It’s quite a while since I have enjoyed a war novel as much as The Ravi Lancers (1972) by John Masters.
The book’s premise is that the Lancers, the private cavalry regiment of an Indian prince, goes to France in the autumn of 1914. (Masters says that one such Indian States Force regiment, the Jodhpur Lancers, did indeed go to the Western Front. Several Indian Army regiments were posted to France in the first months of the War, after the regular losses at Mons and before the August volunteers were in place. After 1915 over a million indians served with the Allied forces, but mostly out of Europe, in Mesopotamia and elsewhere.).
The book has two central characters. One is Prince Krishna Ram, grandson of the potentate who owns the regiment; he is an anglophile, who has been taught Western ideals by an English tutor. The other is Warren Bateman, an officer in the Indian Army who is seconded to the Ravi Lancers; he loves India and Indians, and at first has a warm relationship with Krishna.
Under the stress of the terrible battles of 1915, and with the growing realisation of what modern warfare means, this relationship deteriorates. There is a traditional Indian way of doing things and a British Army way. Warren becomes more and more entrenched in his military attitudes, while Krishna comes increasingly to see the wisdom of the Indian way, with its informal durbars between officers and men, and its greater tolerance of human frailty and diversity.
John Masters (1914–1983) had been an officer in Gurkha regiments, and had served with them in India, and then in Burma during the Second World War, so he can give a convincing account of the military background. After the war he began his long series of novels about the history of the British in India (The Nightrunners of Bengal, about the Mutiny, and Bhowani Junction, about Partition, being the best-known of these). His reputation was high in the fifties and later, when he was a best-seller, but seems to have declined since his death. Few of his many books are still in print.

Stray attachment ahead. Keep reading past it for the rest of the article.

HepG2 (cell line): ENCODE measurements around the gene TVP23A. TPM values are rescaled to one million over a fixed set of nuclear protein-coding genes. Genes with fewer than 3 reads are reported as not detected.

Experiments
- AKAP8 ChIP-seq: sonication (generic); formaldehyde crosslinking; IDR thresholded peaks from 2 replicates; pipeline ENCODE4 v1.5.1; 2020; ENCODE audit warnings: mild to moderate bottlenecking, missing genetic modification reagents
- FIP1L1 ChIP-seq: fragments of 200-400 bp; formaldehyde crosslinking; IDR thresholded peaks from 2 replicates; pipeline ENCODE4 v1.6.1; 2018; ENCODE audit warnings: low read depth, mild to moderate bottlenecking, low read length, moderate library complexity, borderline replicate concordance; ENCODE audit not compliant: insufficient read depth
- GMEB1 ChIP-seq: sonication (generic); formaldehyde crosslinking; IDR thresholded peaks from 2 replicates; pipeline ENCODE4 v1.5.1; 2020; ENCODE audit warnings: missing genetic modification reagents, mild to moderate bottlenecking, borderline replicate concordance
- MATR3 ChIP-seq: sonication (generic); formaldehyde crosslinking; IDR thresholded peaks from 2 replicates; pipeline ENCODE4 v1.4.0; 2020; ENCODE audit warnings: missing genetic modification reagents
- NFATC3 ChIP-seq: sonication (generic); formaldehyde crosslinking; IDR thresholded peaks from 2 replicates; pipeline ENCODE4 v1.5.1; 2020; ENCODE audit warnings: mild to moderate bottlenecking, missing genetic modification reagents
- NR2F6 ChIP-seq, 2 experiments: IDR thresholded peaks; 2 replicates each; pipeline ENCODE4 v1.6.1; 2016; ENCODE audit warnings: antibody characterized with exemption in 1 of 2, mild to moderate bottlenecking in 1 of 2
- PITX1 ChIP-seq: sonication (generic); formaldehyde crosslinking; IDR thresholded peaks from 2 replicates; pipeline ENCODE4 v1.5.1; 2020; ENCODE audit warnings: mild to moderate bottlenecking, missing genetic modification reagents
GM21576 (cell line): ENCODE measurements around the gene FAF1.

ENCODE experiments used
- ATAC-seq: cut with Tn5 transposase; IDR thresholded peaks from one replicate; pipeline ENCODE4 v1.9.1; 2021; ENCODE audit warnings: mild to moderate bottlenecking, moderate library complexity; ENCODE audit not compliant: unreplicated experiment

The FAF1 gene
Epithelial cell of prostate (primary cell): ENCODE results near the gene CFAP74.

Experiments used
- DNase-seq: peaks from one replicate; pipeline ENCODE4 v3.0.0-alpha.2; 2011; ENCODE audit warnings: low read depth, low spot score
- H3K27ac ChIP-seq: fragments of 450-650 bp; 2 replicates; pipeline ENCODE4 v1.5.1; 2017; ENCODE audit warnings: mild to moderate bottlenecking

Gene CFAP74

Masters conveys very well the shock of war. The book begins with the confident glory of cavalry on parade; this confidence does not last long against German machine guns. There are gripping pages about the Indians’ first encounters with poison gas. Military actions are described believably, as are the varied reactions of men to the stress of battle.
What made the book seem fresh, though, was the fact that the horrors of war were not there for their own sake, so much as to reveal the characters of men and of cultures.
For example, the book makes an original use of the ‘shot at dawn’ motif that has since become a cliché of Great War literature. Other novels that feature the execution of deserters do so in order to present the culture clash between military and civilian values – mostly in order to condemn the military.
In this novel the culture clash explored is not between military and civilian, but between two different military cultures. In December 1914 the shock of heavy bombardment breaks the regiment’s morale, and many of them break ranks and run away. One soldier keeps running, till he finds refuge on a French farm. A couple of months later he is found and is brought back for court martial.
Asked if he intended to return to the regiment, he replies:
‘No, Sahib [….] I was tired of the war. I wanted to leave a month before, and return to my farm at home, but the major-sahib – Bholonath – would not permit it. I had then served the rajah five years, as I promised when I joined.’
Since he had no intention to return (and will not, despite his defending officer’s efforts save himself by pretending that he had) he is declared guilty.
Before considering sentence, the colonel reminds the Indian officers who are sitting in judgement that ‘The general thinks that desertions will increase dangerously if we don’t jump hard on the ones we catch’ but the Indian officers refuse to recommend the death penalty.
In Ravi the custom was that a soldier could leave whenever he wanted to, after his agreed term of service was finished. Warren Bateman cannot understand this as a principle operating in wartime. For him, the men’s obligations changed when the regiment became part of the regular Indian Army; the punishment the court imposes (four months rigorous imprisonment, to be served in the ranks of the regiment, and then to be discharged) seems ridiculously inadequate.
There are two irreconcilable philosophies of soldiering at work here; one based on the precise and traditional gradations of feudal obligation, the other based on the imperatives of modern total war.
It is feudal India that Masters identifies with, as is shown by his presentation of Krishna Ram, the prince who combines a romantic ideal of India with a romantic notion of England, and eventually finds the two incompatible. While his representation of Indians at war is impressive, the novel lacks the depth of that other study of Indian soldiers in the War, Mulk Raj Anand’s Across the Black Waters. In comparison with Anand’s Indians, those imagined by Masters are like characters in a novel. But it is a novel worth reading.
Masters later wrote a trilogy of thick novels about the First World War. I’ve got myself a copy of the first volume, Now, God Be Thanked (1979) and will report back on it later.